2. THANKS for the citation; I very much appreciate it.

    3. I'm happy to tackle your version. The case against it follows readily from the case against the more complex version cited by BoTemp (which I'm committed to addressing first.) <snip>

    4. So: Please: From your knowledge of, and involvement with the PF system: Am I to understand that work-in-progress on a thread (ie, a draft post being previewed) is ''dumped'' when the thread is closed? If so, I'll suggest a PF policy change. <snip>

    With thanks again, wm [Credo: I could be wrong; just show me where.]
     
    Last edited: Aug 9, 2006
  9. Aug 9, 2006 #8

    jtbell

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    I suggest that you ask about this in the Forum Feedback & Announcements forum, where the person who owns PF and maintains the software may be more likely to see it. I suspect that this is a "feature" of the vBulletin software that PF uses, and not a conscious policy decision.

    You probably could have saved your work at the time you got the message that the thread had been closed, by hitting the "back" button on your browser to return to the preview page, then copying the text and pasting it into a word processor or standalone text editor.

    When writing a long posting, I try to remember to do it offline in a standalone text editor, then go online and paste it into a message-composition window. I don't have to tie up the phone as long, either, which keeps my wife happy. :wink:
     
  10. Aug 9, 2006 #9

    wm

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    Possible improvement in PF

    1. Thanks for this; and, yes: I've learned my lesson. With the PF system having so much going for it, I'm happy to move my suggestion to the right place.

    2. For completeness here: I will suggest that threads be closed with, say, 3 days notice. (Though the trolls will no doubt mess with it.) That way, drafts or last minute arrangements or summaries (if any) can be finalised; eg, making new arrangements to continue the discussion elsewhere. That also allows for participants to question (on the thread) a possible misconception by the Closer; AND provides some positive closure to those coming late to archived threads. (I know Zz has left the door open ... but my bird has flown.)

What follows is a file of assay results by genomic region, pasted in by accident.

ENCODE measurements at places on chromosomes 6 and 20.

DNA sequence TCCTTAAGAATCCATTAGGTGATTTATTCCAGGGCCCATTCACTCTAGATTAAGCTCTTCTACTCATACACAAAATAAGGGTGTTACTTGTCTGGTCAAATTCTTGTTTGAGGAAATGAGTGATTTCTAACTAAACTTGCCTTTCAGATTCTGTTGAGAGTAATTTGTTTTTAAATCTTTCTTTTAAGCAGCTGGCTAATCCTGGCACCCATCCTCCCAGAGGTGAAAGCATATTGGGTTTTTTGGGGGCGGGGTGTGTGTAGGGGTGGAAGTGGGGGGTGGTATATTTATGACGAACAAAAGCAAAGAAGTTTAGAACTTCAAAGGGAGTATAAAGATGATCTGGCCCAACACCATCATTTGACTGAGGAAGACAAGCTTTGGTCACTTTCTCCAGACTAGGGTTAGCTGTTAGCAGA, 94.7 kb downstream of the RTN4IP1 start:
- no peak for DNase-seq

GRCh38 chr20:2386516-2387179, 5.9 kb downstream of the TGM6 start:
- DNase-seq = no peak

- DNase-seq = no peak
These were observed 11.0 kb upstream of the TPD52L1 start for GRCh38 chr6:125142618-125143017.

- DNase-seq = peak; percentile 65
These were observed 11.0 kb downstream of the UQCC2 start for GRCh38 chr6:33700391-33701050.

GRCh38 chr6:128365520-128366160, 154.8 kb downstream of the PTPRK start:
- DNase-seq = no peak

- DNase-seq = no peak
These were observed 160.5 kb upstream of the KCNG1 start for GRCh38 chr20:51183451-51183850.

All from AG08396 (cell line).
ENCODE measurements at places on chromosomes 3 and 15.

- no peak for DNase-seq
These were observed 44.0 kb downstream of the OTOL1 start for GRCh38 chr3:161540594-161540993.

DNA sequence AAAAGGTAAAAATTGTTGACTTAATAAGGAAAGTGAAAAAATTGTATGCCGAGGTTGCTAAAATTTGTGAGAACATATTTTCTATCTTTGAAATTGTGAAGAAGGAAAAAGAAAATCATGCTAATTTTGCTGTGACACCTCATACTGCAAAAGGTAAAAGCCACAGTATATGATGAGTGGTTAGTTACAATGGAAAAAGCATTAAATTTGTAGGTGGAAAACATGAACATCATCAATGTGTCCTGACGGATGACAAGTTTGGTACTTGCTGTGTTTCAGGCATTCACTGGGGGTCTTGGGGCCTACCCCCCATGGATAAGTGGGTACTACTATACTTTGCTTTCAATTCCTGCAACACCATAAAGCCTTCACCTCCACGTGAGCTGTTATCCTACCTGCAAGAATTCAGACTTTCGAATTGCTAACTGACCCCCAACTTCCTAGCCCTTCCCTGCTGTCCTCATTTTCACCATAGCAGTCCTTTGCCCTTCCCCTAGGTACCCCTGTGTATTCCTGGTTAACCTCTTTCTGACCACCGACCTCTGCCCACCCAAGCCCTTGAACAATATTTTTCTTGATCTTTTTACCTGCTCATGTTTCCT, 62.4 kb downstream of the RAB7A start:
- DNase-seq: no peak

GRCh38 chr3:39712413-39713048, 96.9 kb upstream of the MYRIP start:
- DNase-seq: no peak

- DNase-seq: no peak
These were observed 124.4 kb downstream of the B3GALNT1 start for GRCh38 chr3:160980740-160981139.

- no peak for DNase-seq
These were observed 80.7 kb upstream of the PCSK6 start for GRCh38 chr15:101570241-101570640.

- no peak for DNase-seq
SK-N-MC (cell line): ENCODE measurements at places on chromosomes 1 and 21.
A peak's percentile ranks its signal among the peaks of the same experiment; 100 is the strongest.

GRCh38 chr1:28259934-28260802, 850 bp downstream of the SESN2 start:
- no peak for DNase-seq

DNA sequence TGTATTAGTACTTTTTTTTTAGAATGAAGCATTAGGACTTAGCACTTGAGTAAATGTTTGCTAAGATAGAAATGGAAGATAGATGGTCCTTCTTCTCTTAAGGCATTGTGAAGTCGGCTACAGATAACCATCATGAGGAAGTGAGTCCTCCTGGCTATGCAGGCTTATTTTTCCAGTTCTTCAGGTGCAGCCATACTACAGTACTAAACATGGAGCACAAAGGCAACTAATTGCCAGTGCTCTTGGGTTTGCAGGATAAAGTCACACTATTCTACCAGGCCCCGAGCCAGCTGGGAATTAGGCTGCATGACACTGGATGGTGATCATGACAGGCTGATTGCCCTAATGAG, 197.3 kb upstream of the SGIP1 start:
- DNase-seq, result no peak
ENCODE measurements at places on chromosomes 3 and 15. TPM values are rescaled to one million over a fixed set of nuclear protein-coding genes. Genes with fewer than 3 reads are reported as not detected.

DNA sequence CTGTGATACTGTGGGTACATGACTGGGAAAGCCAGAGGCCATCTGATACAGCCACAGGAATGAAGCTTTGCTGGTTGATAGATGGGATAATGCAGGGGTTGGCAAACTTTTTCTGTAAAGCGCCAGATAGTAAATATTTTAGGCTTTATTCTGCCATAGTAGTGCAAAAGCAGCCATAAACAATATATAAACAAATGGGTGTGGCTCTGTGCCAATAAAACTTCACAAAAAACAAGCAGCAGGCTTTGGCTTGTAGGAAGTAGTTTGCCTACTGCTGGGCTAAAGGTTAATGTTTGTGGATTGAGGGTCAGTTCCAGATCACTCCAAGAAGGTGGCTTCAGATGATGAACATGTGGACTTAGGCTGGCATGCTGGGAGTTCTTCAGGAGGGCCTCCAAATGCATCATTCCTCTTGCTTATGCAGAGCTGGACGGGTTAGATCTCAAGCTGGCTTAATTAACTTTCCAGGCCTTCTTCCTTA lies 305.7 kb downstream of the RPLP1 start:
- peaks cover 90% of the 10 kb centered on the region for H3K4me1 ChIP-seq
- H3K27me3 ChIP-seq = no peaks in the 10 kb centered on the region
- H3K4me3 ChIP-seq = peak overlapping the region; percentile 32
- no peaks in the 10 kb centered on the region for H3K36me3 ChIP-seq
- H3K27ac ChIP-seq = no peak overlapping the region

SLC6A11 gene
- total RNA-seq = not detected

3. Re ''back'' button: I did exactly as you say! Believe me! But after the ''invalid forum'' (I think it was) message, another back-hit revealed only an older look-up! (The notification email arrived about 30 minutes later -- due to my mail-scan schedule. It was then I began to understand why my searching was proving futile: the bird had indeed flown.)

    With thanks again, and best regards to your happy wife. Long may she be so! wm
     
  11. Aug 10, 2006 #10

    ZapperZ

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    Please note that I still haven't seen any valid reason that this whole thing should not be done in the IR forum. That forum has been created specifically for this purpose. So unless there's something truly compelling that you can show, this issue that you wish to discuss should go to the IR forum, regardless of your disclaimer that you could be wrong.

    And yes, you may consider this as your advance warning before this thread is closed.

    Zz.
     
  12. Aug 10, 2006 #11

    wm

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    Thanks for the warning; but can you help me please: What is it that you need to see?

    As I see it: This thread follows from a question re the error in Bell's theorem; BT being judged erroneous in that it fails to agree with experiment. In my view, most rational thinkers would validly draw this conclusion (though the literature is vast).

    Thus the most annoying posts (to me) are those that dispute the experiments: I've seen none of that here.

    I have the impression the drChinese and BoTemp are serious students of the subject; I certainly am.